Bank Of Japan Goes Full Tilt, Buys Record Amount Of ETFs And REITs To Prevent Market Crash

from Zero Hedge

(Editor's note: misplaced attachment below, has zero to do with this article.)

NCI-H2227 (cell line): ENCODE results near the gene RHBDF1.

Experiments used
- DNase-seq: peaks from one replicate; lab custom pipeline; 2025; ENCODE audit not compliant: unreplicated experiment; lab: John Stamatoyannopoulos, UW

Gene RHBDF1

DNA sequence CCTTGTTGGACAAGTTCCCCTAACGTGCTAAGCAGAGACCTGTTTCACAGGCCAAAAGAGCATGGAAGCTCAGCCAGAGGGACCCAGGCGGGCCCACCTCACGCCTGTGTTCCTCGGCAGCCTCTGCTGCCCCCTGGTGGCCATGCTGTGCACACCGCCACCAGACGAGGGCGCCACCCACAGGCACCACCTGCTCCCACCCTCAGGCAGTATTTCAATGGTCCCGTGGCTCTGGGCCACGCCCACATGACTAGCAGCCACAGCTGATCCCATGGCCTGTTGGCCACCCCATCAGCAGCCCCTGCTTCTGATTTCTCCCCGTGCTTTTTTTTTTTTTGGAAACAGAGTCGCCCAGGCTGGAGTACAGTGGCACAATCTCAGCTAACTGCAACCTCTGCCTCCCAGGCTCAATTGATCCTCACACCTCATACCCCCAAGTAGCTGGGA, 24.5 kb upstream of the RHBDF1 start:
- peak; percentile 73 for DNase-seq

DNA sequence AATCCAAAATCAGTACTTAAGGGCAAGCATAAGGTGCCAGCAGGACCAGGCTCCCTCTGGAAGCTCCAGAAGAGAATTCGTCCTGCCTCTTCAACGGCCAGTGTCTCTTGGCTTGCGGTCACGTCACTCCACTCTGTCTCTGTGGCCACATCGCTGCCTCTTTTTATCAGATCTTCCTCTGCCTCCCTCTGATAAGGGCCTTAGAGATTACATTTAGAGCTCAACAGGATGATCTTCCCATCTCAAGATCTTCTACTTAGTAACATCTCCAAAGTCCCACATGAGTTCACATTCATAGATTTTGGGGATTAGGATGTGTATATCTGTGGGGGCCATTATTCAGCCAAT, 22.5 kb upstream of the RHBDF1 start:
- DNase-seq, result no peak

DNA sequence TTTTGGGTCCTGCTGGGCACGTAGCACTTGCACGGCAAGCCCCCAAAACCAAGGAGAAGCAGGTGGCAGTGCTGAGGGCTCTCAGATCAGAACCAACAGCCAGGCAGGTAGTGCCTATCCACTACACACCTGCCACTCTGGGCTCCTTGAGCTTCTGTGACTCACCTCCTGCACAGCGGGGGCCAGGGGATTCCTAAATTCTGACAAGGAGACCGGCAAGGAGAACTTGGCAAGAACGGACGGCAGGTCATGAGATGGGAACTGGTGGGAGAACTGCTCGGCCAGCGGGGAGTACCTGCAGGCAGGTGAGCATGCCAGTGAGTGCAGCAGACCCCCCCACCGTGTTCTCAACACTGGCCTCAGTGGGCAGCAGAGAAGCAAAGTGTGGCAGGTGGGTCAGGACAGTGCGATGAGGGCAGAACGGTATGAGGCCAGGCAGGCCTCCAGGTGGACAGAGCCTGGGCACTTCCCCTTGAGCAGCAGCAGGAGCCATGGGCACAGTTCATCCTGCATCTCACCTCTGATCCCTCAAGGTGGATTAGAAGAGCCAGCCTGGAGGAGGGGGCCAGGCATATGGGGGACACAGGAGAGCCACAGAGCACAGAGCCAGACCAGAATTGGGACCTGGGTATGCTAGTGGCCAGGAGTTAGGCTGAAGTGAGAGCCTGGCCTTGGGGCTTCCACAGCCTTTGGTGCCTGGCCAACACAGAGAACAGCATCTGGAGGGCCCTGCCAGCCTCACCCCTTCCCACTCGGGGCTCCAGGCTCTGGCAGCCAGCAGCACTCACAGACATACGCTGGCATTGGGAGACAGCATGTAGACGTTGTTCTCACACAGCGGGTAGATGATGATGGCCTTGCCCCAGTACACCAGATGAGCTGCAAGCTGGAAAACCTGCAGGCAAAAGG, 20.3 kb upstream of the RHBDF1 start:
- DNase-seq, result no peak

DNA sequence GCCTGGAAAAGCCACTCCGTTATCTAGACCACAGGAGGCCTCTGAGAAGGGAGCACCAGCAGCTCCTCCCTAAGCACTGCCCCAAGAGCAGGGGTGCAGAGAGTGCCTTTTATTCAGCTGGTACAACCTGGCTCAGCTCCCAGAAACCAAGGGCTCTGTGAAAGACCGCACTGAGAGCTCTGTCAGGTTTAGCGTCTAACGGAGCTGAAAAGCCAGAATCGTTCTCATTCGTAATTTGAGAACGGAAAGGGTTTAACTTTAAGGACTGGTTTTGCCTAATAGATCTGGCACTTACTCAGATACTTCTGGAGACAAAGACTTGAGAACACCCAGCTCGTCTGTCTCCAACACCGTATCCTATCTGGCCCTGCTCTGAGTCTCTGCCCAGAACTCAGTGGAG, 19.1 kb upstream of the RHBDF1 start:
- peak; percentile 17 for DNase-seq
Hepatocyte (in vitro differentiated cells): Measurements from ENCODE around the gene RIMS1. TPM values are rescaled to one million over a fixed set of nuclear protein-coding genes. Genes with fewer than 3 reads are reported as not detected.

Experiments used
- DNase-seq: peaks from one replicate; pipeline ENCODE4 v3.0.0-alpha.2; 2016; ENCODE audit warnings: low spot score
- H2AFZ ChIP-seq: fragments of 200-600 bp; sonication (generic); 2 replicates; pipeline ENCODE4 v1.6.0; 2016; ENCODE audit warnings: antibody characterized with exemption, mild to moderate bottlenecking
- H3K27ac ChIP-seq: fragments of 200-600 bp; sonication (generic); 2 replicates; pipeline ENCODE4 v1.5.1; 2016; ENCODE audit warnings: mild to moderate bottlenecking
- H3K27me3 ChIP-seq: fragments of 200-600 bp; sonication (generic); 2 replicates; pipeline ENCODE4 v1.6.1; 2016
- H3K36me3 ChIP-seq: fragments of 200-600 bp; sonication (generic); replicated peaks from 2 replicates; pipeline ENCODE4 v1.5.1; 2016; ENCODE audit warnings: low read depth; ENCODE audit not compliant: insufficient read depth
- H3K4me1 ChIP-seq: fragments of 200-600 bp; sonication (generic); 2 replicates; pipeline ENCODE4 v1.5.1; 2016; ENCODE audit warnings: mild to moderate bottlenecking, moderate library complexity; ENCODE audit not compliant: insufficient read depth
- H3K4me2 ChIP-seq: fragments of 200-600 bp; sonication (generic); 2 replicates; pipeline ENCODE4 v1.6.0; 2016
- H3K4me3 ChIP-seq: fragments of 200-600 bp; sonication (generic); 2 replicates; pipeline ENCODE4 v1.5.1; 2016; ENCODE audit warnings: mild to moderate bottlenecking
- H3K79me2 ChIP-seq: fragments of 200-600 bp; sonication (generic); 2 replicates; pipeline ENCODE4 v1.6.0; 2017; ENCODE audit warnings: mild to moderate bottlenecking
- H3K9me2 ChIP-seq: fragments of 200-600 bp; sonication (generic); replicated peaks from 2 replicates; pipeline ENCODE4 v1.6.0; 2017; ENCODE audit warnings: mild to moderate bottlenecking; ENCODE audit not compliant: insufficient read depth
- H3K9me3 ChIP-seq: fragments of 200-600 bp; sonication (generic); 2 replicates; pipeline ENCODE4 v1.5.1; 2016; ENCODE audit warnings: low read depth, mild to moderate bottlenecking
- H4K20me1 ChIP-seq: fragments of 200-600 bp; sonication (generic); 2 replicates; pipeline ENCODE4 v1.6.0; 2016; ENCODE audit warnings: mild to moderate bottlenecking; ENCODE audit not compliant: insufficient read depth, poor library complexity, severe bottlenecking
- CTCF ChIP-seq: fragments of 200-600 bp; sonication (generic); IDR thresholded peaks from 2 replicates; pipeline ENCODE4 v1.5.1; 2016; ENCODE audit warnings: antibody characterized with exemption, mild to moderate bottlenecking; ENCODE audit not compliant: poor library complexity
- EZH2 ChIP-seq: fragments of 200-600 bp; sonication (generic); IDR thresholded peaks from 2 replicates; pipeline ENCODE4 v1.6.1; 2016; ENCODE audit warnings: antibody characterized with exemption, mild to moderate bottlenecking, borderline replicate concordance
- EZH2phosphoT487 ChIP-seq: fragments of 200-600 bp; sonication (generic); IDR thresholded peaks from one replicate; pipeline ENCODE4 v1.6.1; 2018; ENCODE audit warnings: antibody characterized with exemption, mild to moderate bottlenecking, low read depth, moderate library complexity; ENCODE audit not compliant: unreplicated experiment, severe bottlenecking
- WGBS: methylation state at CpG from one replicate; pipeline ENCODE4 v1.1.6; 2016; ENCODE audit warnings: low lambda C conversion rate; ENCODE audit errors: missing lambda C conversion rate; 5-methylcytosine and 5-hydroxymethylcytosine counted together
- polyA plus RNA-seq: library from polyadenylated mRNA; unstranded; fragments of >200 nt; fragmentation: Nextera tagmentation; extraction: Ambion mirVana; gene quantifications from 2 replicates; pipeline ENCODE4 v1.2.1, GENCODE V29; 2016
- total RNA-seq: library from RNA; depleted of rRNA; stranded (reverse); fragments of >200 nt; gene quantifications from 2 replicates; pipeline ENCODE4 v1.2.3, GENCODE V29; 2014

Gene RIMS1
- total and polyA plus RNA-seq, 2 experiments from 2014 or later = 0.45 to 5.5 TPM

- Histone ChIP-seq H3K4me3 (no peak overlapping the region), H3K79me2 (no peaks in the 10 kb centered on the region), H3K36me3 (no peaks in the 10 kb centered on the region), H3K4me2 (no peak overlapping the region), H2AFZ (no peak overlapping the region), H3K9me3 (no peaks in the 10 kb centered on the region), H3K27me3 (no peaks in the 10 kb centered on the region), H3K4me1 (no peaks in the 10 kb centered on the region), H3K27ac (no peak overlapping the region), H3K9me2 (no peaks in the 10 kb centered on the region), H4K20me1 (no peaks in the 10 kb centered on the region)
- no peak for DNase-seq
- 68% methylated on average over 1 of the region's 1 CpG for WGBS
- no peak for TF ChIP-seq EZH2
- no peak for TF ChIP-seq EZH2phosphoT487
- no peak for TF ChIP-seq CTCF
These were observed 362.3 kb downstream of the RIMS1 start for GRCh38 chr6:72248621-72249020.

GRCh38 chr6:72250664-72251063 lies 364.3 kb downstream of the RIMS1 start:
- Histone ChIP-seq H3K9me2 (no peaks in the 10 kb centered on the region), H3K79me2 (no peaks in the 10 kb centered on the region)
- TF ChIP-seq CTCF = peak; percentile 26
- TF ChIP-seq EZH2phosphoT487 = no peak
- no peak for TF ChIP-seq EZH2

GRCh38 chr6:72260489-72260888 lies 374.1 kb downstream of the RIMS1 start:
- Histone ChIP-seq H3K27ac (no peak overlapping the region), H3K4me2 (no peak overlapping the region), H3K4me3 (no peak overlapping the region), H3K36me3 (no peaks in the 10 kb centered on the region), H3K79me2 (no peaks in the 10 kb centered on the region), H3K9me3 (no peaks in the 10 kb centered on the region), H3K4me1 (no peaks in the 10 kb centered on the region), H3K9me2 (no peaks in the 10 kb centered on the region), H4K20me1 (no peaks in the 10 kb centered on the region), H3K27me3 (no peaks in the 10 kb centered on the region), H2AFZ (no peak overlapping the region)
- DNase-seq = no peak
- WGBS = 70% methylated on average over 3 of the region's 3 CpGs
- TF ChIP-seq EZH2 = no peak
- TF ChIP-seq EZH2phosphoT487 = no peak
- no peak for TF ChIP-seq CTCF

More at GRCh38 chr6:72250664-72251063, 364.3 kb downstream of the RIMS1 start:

One can call the BOJ inefficient, slow and for the most part utterly worthless, but one can certainly not accuse them of lying, and beating around the bush. Because unlike all other central banks, with the BOJ at least it has been fully public knowledge that this particular central bank unlike all others (wink wink), is actively engaged in buying equity products, among them REITs and broad equity ETFs (which provide much explicit tail-wags-dog leverage and explains why the FRBNY’s red phone hotline goes directly to Citadel’s ETF trading desk). And buy stocks on full tilt and in record quantities is precisely what the BOJ just did, only as one can expect, with absolutely no impact on the broader stock market. Because once even the central bank is exposed as participating in the market, the element of surprise is gone, and the central bank becomes just one mark (if one with a largish balance sheet). As MarketWatch reports, “The Bank of Japan stepped back into the stock market Monday, making its largest single-day purchase of exchange-traded funds to date… The Japanese central bank said it spent 39.7 billion yen (about $500 million) buying up stock ETFs as part of its ongoing asset-purchase program, breaking a previous record of ¥28.5 billion, set on April 16. In addition to the ETF buys, the Bank of Japan also acquired ¥2.3 billion in real-estate investment trusts Monday.” Too bad that this latest outright bull in a Japan store (sic) intervention had zero impact: “the move failed to prevent a sharp fall for the Tokyo equity market.” But at least they are honest. Imagine the shock and horror (and complete lack of apologies to all those who have predicted just that) when the world finally gets a trade confirm-based proof that Brian Sack was indeed buying (never selling) SPYs and ES. Why everyone would be truly shocked, SHOCKED, that the Fed is nothing but another two-bit gambler in a rigged and broken casino.

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